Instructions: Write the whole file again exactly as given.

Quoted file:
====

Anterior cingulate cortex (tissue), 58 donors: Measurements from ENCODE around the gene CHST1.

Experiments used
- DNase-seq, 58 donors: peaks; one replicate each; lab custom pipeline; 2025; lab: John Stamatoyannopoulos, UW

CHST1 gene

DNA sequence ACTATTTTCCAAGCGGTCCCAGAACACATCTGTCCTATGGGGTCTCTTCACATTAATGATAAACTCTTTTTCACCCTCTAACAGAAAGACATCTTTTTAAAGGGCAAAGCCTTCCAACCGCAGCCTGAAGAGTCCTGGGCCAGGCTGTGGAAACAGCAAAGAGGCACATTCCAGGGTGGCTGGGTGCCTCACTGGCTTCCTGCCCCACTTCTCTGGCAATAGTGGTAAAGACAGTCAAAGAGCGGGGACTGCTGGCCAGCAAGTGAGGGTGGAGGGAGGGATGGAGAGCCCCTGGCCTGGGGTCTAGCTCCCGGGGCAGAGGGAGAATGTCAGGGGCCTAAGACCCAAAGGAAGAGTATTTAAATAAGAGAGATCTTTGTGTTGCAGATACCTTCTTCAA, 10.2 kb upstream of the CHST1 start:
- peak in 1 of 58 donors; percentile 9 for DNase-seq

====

Anterior cingulate cortex (tissue), 58 donors: Measurements from ENCODE around the gene CHST1.

Experiments used
- DNase-seq, 58 donors: peaks; one replicate each; lab custom pipeline; 2025; lab: John Stamatoyannopoulos, UW

CHST1 gene

DNA sequence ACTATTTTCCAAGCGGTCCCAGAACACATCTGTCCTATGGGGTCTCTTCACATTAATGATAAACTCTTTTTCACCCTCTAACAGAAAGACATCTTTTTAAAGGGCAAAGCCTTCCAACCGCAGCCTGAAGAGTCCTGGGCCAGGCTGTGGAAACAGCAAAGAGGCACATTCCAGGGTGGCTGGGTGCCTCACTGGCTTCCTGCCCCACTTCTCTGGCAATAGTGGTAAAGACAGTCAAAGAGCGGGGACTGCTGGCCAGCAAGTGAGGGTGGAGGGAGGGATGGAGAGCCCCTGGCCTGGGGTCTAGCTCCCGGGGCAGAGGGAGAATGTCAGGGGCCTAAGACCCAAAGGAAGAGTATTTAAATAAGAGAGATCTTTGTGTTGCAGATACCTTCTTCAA, 10.2 kb upstream of the CHST1 start:
- peak in 1 of 58 donors; percentile 9 for DNase-seq